On Sunday, September 24, Trump released the third version of his travel ban. This came less than a month before the Supreme Court was scheduled to hear oral arguments on the prior version of the travel ban. This latest version kept similar language and restrictions as his prior one, but removed Sudan from the list and added three additional countries to the list of restricted countries: Venezuela, Chad, and North Korea. Read more about the prior version here.
The complete list of countries subject to some level of travel restrictions are North Korea, Chad, Venezuela, Yemen, Libya, Somalia, Syria, and Iran. The language used in his latest ban to justify this list is that these countries “remain deficient at this time with respect to their identity-management and information-sharing capabilities, protocols, and practices” and may “have a significant terrorist presence within their territory.” While these countries do not face uniform travel restrictions, they all face significant impediments to nationals who wish to travel to the United States. North Korea and Syria face almost total bans on travel from nationals of these countries, banning both immigrants and nonimmigrants wishing to travel on any type of visa. Venezuela faces the least severe travel restrictions with only government officials and their family facing limitations on their travel.
One of the most significant and shocking changes that this new ban imposes is that these restrictions are indefinite, meaning they could be in place forever. The other significant development is that these restrictions are no longer subject to the Supreme Court’s “bona-fide relationship” requirements. This means that even people with strong ties to family members or organizations within the U.S. are not allowed to travel here if they are forbidden from doing so by this ban.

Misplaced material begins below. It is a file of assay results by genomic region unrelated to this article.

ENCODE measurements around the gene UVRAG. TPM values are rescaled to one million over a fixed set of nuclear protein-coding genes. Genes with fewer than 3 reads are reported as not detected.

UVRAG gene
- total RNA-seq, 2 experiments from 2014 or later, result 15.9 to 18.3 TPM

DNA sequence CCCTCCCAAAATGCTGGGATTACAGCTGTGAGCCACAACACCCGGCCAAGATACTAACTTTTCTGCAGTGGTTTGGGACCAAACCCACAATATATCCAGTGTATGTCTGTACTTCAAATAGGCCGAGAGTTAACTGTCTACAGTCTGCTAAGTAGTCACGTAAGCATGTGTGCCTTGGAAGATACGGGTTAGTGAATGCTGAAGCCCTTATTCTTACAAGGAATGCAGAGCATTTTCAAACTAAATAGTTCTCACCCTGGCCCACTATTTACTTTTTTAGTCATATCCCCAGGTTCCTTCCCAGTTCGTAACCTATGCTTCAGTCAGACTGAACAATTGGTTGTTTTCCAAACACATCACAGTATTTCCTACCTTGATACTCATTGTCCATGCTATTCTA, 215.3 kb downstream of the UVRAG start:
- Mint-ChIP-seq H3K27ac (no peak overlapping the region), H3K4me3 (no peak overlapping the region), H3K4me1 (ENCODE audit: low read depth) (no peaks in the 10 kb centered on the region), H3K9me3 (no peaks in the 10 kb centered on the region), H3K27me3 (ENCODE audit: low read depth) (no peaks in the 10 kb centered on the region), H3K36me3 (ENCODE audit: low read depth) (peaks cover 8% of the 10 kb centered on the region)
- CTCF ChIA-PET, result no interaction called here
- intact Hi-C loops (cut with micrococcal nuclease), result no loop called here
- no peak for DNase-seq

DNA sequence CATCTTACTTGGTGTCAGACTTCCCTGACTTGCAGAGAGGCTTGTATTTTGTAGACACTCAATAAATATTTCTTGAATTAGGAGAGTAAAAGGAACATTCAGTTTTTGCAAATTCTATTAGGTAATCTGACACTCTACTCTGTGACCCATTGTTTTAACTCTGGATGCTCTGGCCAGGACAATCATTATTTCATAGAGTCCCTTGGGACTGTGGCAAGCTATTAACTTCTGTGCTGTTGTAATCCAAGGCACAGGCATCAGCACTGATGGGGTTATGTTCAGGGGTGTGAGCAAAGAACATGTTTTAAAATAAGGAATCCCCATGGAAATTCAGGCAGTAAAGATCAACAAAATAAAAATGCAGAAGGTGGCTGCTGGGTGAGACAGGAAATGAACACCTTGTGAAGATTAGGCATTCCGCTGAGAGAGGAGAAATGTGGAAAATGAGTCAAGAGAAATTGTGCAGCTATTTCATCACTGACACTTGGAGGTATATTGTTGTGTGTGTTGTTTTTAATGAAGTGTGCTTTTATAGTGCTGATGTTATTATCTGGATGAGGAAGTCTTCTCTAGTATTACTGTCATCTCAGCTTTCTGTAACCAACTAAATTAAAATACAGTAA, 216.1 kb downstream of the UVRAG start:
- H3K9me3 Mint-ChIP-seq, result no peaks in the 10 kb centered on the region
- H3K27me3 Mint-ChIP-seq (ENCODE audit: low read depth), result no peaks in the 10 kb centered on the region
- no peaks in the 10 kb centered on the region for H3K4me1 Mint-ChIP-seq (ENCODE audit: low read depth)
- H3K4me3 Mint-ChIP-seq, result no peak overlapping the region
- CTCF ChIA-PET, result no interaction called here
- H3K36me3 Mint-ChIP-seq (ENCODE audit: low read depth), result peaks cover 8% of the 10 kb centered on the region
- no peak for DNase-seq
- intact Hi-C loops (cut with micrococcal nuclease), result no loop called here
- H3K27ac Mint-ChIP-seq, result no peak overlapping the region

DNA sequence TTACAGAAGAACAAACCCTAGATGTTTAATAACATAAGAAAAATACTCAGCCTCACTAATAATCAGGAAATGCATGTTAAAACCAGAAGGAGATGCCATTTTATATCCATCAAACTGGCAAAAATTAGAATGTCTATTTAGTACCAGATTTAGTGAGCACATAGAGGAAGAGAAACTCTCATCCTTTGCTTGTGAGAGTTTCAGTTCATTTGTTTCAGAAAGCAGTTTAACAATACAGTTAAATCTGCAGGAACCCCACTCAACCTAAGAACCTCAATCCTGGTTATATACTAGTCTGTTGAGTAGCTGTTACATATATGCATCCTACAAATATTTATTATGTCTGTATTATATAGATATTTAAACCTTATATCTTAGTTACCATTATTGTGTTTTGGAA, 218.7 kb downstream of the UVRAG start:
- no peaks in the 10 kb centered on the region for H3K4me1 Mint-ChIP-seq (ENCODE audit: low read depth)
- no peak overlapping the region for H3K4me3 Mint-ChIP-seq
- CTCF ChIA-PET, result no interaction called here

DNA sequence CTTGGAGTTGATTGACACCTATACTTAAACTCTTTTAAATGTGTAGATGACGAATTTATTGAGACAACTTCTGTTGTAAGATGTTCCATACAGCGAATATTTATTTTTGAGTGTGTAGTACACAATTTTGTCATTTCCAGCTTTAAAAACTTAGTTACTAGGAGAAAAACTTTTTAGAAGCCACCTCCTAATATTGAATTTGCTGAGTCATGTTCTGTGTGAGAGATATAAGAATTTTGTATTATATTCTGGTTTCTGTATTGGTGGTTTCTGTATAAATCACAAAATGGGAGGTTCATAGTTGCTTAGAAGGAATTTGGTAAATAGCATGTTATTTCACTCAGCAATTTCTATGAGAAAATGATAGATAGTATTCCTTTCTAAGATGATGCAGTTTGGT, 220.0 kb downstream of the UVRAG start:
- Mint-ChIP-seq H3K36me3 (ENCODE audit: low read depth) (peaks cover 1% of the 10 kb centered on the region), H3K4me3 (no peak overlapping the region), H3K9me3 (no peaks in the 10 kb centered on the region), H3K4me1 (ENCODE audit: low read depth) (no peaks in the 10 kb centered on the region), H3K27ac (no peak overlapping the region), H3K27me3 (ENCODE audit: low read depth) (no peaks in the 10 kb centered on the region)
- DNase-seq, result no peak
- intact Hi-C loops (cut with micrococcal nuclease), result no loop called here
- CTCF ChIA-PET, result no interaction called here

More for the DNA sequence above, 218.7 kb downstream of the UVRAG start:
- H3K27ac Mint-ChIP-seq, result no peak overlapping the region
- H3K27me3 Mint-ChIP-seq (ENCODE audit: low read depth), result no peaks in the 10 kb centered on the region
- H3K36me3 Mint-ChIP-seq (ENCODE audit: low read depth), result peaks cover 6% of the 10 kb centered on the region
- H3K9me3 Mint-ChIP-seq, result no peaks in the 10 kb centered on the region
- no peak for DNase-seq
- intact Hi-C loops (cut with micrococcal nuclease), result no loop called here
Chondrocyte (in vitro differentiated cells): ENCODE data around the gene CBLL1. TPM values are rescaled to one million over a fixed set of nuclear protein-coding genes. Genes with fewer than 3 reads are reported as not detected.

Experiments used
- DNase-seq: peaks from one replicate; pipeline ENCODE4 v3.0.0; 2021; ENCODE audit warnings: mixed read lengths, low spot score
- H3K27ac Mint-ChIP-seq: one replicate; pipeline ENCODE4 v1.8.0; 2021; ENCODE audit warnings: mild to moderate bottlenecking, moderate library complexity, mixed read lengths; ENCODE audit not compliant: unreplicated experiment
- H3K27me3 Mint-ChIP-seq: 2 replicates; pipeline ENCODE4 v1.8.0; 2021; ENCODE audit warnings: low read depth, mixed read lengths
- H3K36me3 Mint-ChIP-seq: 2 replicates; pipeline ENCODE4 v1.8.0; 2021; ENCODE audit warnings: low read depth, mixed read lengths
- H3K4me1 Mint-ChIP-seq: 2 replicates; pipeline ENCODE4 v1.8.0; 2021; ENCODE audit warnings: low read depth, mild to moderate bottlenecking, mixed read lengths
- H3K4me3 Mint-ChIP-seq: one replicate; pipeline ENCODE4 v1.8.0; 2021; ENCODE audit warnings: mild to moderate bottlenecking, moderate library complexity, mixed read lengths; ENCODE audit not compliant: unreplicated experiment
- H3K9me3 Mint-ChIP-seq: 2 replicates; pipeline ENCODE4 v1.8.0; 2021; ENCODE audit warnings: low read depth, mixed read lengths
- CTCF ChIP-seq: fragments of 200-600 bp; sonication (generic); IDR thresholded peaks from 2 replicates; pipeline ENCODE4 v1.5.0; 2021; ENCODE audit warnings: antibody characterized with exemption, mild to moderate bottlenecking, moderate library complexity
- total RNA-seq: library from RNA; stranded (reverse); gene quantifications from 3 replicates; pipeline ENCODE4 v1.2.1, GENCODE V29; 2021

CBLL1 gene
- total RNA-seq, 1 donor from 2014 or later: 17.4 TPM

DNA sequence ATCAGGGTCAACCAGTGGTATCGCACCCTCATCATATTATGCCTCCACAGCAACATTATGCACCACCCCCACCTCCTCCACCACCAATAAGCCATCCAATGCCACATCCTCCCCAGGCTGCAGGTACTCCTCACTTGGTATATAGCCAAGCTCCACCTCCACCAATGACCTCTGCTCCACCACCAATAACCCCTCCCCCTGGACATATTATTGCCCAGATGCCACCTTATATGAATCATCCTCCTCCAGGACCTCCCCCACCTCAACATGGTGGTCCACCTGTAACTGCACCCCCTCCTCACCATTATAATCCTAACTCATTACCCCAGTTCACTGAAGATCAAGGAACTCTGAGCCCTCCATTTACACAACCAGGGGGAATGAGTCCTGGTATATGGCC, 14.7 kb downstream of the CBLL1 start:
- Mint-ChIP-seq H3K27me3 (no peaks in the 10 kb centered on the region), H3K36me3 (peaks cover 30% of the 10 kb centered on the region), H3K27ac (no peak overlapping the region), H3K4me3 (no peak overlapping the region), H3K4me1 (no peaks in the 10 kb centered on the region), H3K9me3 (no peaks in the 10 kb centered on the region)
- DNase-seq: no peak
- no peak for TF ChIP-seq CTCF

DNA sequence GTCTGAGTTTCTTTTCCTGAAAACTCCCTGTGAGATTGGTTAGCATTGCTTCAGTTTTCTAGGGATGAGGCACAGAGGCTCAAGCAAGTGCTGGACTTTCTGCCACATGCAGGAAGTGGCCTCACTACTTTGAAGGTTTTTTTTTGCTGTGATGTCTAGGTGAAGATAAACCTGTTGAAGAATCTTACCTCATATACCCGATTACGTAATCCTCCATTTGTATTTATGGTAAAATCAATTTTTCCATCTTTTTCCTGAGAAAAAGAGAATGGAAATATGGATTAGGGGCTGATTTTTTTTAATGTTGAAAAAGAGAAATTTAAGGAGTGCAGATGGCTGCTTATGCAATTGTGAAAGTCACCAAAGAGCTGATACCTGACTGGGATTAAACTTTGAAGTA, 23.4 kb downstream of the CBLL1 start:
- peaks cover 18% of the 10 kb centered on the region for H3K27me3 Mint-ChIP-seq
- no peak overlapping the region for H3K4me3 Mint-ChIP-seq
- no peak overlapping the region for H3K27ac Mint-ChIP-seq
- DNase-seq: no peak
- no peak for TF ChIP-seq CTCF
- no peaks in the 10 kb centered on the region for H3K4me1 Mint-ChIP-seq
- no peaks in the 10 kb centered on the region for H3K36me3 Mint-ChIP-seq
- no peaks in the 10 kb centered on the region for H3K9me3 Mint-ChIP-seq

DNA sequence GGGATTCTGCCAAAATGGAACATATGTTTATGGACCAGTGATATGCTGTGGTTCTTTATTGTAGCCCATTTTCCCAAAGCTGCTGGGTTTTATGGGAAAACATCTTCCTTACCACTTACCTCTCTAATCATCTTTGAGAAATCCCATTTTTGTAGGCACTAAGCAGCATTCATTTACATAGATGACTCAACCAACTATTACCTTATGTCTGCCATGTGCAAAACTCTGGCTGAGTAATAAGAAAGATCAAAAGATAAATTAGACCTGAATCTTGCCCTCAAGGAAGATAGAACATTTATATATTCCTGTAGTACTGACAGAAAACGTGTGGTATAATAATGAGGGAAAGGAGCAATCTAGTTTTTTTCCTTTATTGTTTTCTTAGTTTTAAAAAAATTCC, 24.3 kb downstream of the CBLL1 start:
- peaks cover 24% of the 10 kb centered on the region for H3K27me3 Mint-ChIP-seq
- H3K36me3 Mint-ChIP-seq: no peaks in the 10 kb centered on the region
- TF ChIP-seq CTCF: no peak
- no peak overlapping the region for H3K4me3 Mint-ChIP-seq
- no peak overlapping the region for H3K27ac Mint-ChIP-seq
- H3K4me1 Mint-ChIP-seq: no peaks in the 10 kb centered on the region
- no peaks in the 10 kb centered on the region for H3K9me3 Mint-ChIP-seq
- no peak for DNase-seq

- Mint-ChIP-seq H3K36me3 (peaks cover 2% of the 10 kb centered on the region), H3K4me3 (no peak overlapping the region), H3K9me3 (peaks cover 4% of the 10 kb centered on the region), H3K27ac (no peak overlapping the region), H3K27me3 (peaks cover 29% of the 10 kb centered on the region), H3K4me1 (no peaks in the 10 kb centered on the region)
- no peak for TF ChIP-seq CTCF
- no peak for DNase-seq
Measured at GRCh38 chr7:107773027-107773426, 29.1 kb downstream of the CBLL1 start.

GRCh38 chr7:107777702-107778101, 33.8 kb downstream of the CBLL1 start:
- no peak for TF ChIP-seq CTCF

While the addition of North Korea is somewhat understandable considering the current political climate with the U.S., the additions of Chad and Venezuela are less clear. Although Venezuela is facing severe political upheaval and turmoil within its borders, it remains unclear as to what threat Venezuelan nationals pose to U.S. security.
By far, the most unexpected addition to list is Chad. Chad is facing fairly severe travel restrictions for nationals who wish to come to the U.S., by suspending “the entry into the United States of nationals of Chad, as immigrants, and as nonimmigrants on business (B-1), tourist (B-2), and business/tourist (B-1/B-2) visas.” The justification by Trump is that there are several active terrorist groups “within Chad or in the surrounding region, including elements of Boko Haram, ISIS-West Africa, and al-Qa'ida in the Islamic Maghreb.” The issue with this justification is that there are many other countries in the surrounding areas, such as Nigeria, Mali, and Niger, that are significantly more affected by these terrorist groups and that were not included in this list. Moreover, Chad and the U.S. have always had a good relations until now.
There is much speculation as to the reason for the timing of these revised travel restrictions and the additions of these three countries. The most plausible reason is the eminence of the Supreme Court case against the prior version of his travel ban. Immediately after Trump issued this third version, the Supreme Court cancelled the oral arguments of the case challenging the constitutionality of Trump’s travel ban. While this decision does not necessarily mean the end of the case, this revised order presumptively renders this case moot, meaning this case is no longer relevant since the order that was being disputed is no longer current. Furthermore, the inclusion of Chad, Venezuela, and North Korea means the inclusion of countries where Islam is not the majority religion. This is undoubtedly a strategic move by Trump to get his policies passed without being accused of being facially discriminatory against a religious group. The lawsuits filed against his prior travel bans were able to successfully argue that the countries being unconstitutionally targeted because they are primarily Muslim countries. This new order is likely then Trump’s way of protecting his ban from being overturned by the judiciary.
If you or someone you know is attempting to travel to the U.S. from one of these countries, please contact an immigration attorney to know what your options may be. If you have any questions, please contact an attorney at Stilwell & Slatton Immigration by calling 202-333-2100.